Rising costs of raw materials and manufacturing machinery are pushing manufacturers to reduce manufacturing times in order to optimize manufacturing process. In addition, reducing manufacturing waste by switching to custom part is also a path to the manufacturing economy. As materials become more efficient and therefore expensive, using only what is strictly necessary is one way to reduce costs. Custom manufacturing requires a process coupling to combine raw materials into the final product. Some of the fast manufacturing processes that have become known in recent years include press stamp forming or automated fiber placement (AFP) [1]. Both technologies are very efficient, in terms of production lead times and of the quality of the final consolidation. Generally used in the automotive industry, it is increasingly popular in the aerospace industry for structural components requiring high mechanical performance.

The development of automated fiber placement as a fast manufacturing process is significant. The first topics developed are on in-situ consolidation in order to limit the post-consolidation phase. The results of in-situ consolidation are very promising in terms of consolidation quality, percentage of porosity and final mechanical properties [2]. However, the persistent problem remains the slowness of this process. The quality of consolidation remains the parameter limiting the use of processes at their optimal speed [3]. Thus, the positioning of the work is the way to use the manufacturing processes at nominal speeds by observing the impact of the process parameters on the consolidation quality [4].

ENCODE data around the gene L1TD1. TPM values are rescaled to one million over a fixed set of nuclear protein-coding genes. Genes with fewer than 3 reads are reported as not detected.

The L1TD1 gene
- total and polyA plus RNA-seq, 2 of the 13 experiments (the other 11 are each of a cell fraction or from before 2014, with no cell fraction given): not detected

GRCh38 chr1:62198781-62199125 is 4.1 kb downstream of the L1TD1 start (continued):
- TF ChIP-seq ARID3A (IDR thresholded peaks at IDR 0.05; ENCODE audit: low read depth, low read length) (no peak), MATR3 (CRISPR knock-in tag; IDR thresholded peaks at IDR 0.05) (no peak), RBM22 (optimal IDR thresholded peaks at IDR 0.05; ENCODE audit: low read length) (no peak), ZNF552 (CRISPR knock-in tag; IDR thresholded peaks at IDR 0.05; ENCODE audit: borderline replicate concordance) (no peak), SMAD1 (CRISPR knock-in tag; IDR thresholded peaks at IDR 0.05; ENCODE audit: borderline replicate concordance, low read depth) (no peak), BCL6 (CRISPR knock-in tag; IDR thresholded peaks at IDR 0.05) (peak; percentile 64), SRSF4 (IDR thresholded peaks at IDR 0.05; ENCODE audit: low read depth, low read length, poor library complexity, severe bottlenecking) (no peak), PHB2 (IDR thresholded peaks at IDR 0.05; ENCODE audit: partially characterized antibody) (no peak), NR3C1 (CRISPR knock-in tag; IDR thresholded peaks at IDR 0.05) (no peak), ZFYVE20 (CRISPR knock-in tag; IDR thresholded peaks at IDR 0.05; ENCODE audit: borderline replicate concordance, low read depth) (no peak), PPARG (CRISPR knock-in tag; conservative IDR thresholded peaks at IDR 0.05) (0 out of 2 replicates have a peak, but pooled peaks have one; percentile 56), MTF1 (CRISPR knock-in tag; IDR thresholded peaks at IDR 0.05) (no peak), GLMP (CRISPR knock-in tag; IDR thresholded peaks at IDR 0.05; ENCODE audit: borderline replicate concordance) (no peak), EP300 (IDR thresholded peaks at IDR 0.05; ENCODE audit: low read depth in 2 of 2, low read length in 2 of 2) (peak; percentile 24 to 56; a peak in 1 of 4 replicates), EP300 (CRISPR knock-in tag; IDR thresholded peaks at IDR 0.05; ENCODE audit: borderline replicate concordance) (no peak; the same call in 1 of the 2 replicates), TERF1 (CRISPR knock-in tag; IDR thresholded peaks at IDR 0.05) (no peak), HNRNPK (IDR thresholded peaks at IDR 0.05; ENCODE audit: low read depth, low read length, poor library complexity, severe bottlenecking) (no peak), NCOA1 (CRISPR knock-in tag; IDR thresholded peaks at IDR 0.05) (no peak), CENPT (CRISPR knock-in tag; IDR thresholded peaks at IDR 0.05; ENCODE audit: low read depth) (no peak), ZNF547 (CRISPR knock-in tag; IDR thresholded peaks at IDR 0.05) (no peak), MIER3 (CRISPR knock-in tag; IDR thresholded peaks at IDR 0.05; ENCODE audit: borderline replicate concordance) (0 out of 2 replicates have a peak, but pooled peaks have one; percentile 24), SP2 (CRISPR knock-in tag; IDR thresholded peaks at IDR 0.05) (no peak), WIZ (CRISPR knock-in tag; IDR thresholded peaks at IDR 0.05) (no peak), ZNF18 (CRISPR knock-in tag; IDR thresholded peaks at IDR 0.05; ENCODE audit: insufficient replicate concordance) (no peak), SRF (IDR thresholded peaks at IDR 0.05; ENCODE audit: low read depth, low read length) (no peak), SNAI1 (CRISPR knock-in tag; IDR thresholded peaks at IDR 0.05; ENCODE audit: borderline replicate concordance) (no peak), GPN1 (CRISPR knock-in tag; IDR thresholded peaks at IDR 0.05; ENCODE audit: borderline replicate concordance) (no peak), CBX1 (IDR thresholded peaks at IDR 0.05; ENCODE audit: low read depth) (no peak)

Blanks used in stamp forming process are most often perfectly consolidated blanks. Several pre-consolidation technologies are presented prior to stamp forming such as the use of a draped blank in robotic fiber placement at average speeds of about 200 mm/s to present an example of process coupling [5]. Its results are very conclusive about the consolidation of blanks after stamp forming, despite the low pre-consolidation of the blank and other issues related to the control of the evolution of defects (Fig. 1).